Each year, we hear about the mysterious global disappearance of our pollinating friends, especially the plight of our honeybees. This is due mainly to the use of certain herbicides and particularly habitat loss. Gardeners can make a big difference for all pollinators by enhancing the type of flowers in the garden and creating a bee-friendly environment.
It’s easy for you to attract butterflies, hummingbirds and other pollinators by establishing pollinator gardens that can provide enough habitats to restore healthy communities of beneficial insects and pollinators. You don’t have to have a large backyard to attract and support pollinators. Anything from a wildflower meadow to a garden planter will do the trick with a few well-chosen species of seasonal plants.
The most important step you can take is to plant nectar and pollen-rich plants like wildflowers and old-fashioned varieties of flowers. A succession of blooming annuals, perennials and shrubs is best so nectar and pollen will be available throughout the growing season
All pesticides, even organic pesticides, are toxic to bees and other beneficial organisms so there is little reason why they should be used to protect your garden from insects and diseases. They may provide a quick knock-down to the attackers in the short term, but kill beneficial organisms that help to sustain your garden. Not only do you expose yourself, family and pets, to toxic chemicals, you risk disrupting the natural ecosystem that in your garden inhabit. Going organic is both safer and more effective.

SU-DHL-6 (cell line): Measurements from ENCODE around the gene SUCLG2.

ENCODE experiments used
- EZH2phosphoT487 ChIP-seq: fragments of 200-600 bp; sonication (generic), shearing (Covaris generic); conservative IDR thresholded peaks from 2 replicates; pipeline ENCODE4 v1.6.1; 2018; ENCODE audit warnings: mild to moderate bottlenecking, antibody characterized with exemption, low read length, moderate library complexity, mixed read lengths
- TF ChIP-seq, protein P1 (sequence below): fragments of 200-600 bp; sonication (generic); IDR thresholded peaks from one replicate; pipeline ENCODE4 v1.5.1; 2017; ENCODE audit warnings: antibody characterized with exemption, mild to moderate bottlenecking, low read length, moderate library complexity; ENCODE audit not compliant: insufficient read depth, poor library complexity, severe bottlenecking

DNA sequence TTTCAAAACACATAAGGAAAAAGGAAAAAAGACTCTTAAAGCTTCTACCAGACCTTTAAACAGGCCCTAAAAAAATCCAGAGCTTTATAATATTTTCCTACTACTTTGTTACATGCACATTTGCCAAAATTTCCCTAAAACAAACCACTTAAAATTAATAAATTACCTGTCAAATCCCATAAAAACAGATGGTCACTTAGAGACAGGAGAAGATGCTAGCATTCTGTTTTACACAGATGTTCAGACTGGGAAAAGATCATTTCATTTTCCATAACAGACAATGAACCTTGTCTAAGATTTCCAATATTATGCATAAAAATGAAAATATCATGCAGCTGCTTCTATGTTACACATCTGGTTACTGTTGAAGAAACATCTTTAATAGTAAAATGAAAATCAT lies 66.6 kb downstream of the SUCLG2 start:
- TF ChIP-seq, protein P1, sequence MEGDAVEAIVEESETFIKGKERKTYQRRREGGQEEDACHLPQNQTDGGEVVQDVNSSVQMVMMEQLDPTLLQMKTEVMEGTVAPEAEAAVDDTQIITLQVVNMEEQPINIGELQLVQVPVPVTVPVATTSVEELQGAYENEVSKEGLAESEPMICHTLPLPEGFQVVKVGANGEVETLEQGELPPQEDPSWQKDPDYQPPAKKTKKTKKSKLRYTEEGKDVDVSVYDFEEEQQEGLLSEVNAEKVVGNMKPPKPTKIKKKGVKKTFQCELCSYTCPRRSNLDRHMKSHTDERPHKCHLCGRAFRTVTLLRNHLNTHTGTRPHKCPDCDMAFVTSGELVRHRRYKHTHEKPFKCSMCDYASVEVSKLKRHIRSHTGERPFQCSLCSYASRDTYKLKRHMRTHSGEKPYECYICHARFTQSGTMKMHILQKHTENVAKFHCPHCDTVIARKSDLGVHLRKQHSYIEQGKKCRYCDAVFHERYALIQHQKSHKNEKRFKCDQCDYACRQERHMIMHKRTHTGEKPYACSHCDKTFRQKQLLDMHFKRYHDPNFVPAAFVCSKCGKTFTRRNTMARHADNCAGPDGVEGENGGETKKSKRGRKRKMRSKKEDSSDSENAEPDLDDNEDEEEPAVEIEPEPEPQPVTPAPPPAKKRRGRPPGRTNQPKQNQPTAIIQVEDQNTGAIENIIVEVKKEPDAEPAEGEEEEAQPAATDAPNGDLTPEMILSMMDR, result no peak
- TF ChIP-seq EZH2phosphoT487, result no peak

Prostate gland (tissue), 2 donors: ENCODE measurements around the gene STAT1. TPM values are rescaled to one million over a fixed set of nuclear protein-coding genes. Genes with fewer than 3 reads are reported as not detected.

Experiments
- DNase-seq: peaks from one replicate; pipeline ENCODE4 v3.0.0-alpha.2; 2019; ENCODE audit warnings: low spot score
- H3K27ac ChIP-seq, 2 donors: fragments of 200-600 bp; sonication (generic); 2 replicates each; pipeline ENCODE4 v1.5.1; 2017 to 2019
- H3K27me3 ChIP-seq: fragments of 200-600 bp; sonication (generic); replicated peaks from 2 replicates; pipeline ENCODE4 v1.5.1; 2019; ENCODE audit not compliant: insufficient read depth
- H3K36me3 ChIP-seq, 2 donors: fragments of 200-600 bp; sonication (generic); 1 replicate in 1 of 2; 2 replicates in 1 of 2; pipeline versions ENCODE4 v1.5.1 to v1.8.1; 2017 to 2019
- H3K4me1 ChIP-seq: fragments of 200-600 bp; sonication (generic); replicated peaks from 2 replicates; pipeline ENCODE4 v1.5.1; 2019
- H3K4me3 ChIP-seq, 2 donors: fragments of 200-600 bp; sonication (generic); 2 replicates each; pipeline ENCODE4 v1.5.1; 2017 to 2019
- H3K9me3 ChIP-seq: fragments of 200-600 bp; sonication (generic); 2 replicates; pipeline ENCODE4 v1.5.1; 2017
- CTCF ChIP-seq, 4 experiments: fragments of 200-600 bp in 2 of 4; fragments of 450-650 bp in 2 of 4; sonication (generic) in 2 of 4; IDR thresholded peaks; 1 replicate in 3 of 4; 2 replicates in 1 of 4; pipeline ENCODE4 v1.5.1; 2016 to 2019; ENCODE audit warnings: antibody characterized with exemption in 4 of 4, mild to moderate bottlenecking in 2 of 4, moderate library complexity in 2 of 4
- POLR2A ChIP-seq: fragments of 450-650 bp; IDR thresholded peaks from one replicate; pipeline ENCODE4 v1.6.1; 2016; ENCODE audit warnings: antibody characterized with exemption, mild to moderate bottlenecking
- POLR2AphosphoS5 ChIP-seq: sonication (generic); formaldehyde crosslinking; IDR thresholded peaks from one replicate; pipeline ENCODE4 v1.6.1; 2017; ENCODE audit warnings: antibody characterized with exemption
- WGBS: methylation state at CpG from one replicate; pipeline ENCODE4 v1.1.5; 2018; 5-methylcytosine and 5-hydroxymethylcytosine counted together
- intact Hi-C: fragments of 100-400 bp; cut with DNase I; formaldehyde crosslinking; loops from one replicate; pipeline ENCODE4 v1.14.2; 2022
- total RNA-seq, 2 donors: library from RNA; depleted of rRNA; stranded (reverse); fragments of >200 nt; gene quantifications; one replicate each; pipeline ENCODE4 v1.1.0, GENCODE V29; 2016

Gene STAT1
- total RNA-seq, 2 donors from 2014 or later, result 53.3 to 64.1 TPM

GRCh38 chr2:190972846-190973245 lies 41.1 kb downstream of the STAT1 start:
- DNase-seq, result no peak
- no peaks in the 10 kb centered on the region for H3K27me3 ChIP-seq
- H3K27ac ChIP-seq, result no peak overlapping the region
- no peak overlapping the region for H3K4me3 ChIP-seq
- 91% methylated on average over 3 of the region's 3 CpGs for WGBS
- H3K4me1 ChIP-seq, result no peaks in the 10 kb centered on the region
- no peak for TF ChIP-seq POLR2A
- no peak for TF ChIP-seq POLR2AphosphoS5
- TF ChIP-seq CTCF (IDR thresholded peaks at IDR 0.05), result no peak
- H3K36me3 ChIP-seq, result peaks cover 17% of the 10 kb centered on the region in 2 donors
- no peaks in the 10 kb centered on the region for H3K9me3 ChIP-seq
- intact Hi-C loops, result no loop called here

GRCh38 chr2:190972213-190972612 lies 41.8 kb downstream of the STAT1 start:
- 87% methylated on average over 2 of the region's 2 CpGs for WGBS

By applying the simple principles of ecological plant protection, you can work with nature to control pests and diseases, enjoy a healthier garden and harvest and protect pollinators and other beneficial insects.
In order to avoid and hide from predators, butterflies, bees and other pollinators need shelter in order to get out of damaging outdoor elements and rear their young. One idea is to let a hedge grow wild for ground-nesting bees. Another is to let a log decompose in a sunny place on the ground, or allow a dead tree to stand to create nooks for butterflies and solitary bees.
You can also put up an artificial nesting box or add a bat house that provides shelter for bats to raise their young. The more shelter that is provided on your property for our friendly pollinators, the better the chance you backyard will be a bevy of activity.
Provide Food and Water
Like all animals, bees, birds and butterflies also all need access to water on a regular basis. If you’re really ambitious and wish to create the perfect oasis for pollinators, install a water garden, birdbath or catch basin for rain. Butterflies, in particular, will flock to muddy puddles to absorb the salts and nutrients in the water.
It isn’t necessary to live in a rural area to keep bees because your backyard already has everything you need to get started. All you really need is a little space, some source of water, a variety of flowers for them to visit, and a willingness to learn about beehives. Here is a great source for the interested hobbyist with easy to understand information about becoming a backyard beekeeper. Attracting Beneficial Bees.
You should try to focus on a healthy landscape, instead of a perfect one because a pollinator’s health is critical to our food system and the diversity of life across the world. Each of us can do our part to create a pollinator-friendly environment that will benefit all of us for generations to come.
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